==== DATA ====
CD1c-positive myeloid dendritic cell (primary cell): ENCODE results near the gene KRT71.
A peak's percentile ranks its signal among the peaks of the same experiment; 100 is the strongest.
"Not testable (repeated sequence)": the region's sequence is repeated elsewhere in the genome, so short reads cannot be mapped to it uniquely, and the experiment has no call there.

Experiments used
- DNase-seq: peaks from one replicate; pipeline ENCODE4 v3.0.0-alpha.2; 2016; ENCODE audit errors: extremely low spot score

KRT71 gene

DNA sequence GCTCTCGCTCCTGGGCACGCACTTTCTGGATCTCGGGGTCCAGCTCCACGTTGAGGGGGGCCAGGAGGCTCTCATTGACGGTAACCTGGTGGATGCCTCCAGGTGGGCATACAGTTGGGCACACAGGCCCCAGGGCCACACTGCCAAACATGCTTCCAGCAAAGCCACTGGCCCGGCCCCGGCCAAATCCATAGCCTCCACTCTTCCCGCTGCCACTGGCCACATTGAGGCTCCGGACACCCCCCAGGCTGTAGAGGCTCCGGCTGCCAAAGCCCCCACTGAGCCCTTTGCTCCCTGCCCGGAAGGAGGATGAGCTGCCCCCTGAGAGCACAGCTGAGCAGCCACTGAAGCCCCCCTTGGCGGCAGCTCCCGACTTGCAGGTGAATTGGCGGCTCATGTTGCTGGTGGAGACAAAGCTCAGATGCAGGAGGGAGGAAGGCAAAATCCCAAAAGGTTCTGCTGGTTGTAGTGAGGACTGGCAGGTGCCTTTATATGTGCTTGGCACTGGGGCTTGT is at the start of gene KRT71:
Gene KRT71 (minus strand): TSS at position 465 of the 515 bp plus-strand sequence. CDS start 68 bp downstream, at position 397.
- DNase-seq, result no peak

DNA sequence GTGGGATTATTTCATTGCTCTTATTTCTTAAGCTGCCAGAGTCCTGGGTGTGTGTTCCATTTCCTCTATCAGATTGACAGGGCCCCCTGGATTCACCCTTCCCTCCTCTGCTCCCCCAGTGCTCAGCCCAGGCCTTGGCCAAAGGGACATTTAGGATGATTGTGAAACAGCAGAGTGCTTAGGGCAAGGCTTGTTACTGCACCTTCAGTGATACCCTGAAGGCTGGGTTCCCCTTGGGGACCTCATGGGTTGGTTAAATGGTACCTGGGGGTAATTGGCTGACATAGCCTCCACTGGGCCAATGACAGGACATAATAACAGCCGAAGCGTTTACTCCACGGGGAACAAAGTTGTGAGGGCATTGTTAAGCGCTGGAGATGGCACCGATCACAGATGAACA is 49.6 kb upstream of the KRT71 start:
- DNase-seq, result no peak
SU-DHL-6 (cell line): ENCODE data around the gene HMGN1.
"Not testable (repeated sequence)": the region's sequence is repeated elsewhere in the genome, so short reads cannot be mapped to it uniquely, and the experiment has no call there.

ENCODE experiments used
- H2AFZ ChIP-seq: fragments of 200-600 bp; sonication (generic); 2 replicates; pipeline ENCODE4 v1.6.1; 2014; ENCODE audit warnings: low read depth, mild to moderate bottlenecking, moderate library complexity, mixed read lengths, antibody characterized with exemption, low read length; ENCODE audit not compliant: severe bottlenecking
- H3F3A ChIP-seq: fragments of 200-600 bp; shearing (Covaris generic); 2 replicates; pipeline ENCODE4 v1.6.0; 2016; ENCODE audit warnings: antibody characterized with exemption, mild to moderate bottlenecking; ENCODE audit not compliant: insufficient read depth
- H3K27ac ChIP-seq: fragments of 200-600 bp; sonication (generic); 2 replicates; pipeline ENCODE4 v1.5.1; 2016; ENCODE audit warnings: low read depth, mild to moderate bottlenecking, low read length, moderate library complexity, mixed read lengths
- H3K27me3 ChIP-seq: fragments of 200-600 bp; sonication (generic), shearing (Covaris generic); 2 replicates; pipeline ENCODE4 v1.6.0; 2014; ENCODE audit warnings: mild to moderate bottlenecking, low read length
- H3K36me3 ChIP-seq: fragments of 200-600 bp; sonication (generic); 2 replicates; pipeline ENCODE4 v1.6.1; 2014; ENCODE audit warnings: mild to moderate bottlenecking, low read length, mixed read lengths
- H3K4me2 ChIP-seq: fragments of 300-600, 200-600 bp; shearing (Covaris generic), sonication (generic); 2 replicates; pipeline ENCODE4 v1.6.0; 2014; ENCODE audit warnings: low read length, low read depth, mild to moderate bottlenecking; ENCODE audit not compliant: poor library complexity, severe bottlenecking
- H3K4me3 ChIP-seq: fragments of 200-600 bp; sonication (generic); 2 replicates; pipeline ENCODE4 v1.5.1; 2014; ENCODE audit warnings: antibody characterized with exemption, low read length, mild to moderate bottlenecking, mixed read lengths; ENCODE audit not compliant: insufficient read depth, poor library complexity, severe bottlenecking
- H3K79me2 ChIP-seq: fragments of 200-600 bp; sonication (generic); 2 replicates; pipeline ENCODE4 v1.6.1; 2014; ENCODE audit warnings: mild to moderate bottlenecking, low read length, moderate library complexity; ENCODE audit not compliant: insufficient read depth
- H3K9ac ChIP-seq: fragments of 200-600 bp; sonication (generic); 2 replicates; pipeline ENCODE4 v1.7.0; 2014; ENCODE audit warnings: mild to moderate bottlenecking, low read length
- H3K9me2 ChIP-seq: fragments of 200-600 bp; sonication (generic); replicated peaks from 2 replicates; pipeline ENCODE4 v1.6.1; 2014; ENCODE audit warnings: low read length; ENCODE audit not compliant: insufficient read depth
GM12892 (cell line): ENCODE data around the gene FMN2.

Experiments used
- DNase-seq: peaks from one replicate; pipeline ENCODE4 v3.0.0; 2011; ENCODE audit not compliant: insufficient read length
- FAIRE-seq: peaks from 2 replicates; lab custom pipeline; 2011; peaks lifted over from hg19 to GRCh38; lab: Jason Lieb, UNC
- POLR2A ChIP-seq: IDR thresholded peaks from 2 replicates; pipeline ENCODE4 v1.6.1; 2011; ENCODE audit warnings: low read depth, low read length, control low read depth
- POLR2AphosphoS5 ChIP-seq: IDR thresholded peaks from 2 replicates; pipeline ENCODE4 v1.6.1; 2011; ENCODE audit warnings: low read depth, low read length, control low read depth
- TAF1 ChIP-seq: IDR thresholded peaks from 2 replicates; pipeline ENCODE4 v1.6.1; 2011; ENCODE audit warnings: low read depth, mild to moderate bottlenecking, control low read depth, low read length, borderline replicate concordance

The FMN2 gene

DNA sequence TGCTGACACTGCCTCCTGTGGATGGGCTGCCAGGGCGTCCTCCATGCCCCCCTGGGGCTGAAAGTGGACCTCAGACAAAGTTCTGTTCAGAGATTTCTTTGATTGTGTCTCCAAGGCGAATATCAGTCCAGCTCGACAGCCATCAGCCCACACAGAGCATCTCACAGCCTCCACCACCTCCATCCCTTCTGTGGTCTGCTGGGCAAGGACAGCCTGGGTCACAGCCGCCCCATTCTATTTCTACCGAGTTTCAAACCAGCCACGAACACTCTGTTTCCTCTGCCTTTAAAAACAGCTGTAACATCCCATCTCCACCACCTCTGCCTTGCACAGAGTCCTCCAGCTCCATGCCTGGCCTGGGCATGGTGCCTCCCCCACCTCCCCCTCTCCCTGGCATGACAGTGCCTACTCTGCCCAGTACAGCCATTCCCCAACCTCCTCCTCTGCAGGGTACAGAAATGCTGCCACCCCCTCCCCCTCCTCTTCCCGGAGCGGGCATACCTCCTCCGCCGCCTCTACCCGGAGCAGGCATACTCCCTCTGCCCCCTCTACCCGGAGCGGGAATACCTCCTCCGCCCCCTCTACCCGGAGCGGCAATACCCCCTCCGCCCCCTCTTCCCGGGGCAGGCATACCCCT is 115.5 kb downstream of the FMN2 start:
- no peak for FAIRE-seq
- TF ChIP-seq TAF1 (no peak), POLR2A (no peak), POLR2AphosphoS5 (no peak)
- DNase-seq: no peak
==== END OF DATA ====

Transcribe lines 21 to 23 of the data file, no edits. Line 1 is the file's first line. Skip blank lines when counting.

- H3K4me3 ChIP-seq: fragments of 200-600 bp; sonication (generic); 2 replicates; pipeline ENCODE4 v1.5.1; 2014; ENCODE audit warnings: antibody characterized with exemption, low read length, mild to moderate bottlenecking, mixed read lengths; ENCODE audit not compliant: insufficient read depth, poor library complexity, severe bottlenecking
- H3K79me2 ChIP-seq: fragments of 200-600 bp; sonication (generic); 2 replicates; pipeline ENCODE4 v1.6.1; 2014; ENCODE audit warnings: mild to moderate bottlenecking, low read length, moderate library complexity; ENCODE audit not compliant: insufficient read depth
- H3K9ac ChIP-seq: fragments of 200-600 bp; sonication (generic); 2 replicates; pipeline ENCODE4 v1.7.0; 2014; ENCODE audit warnings: mild to moderate bottlenecking, low read length